ERISA – Long Term Disability and Attorney’s Fees

If you are covered by a long term disability policy provided by your employer (so-called “group” policies), your policy is most likely subject to a federal law called the Employee Retirement Income Security Act (“ERISA”). In the event that you become disabled, and your long term disability insurance carrier decides to deny coverage—either at the outset of your disability, or later—you will need to challenge that decision to receive the benefits you were counting on. And, you will have to decide whether to pay an attorney to assist you in persuading your carrier they have made a mistake. This decision will be especially difficult since it may represent an unexpected cost at exactly the same time you are facing a loss of income.

There is good news and bad news. The good news is, if you have to sue your carrier in court, ERISA provides that you may recover your attorney’s fees. However, these awards are not automatic, but the court must agree to make them. The bad news is that before you can sue, you must appeal to your plan administrator (in legal speak, you must “exhaust” your administrative remedies). And, under the so-called “America Rule,” you will not be able to recoup your attorney’s fees for that part of your appeal—even if the carrier’s decision is arbitrary or unfounded, and even if you ultimately prevail in court. The courts reason that allowing pre-litigation attorney’s fee awards might undermine the financial stability of pension plans. (It is not clear, if fee awards are a financial threat to pension plans, why Congress provided for such awards in court actions, even to losing parties.)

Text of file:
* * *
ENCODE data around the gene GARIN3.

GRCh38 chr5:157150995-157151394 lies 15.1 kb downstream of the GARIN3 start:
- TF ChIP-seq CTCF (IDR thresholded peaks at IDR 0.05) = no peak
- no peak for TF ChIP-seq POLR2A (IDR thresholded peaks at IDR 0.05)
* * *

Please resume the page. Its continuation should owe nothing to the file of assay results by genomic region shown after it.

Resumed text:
The Ninth Circuit is not alone in thinking this way. In fact, every federal circuit that has considered the question (Third, Fourth, Sixth, Eighth and Eleventh) has reached the same conclusion.

This situation means that, on the one hand, plaintiffs who lose their administrative appeal, and go on to lose their lawsuit, may still recover some—though not all—attorney’s fees. Conversely, plaintiffs who ultimately win their judicial review of an administrative decision denying coverage may end up not recovering any attorney’s fees even though they are the prevailing party.

What does this mean for the newly disabled person facing a denial of coverage? It pays to get an attorney involved early, ideally before any adverse coverage decision has been made. Counsel may be in a better position to negotiate directly with the carrier to identify and explain any flaws in the legal or factual reasoning of the carrier before an adverse coverage decision is made. Similarly, if counsel is successful in reversing a coverage decision at the administrative stage, the insured can avoid the prospect of financing a full blown judicial review with no guarantee that any attorney’s fees will ever be recovered.

29 U.S.C. § 1132(g)(1); Cann v. Carpenters Pension Trust Fund for Northern California, 989 F.2d 313, 315 (9th Cir. 1993).
Cann, 989 F.2d at 317.
Id. at 317.

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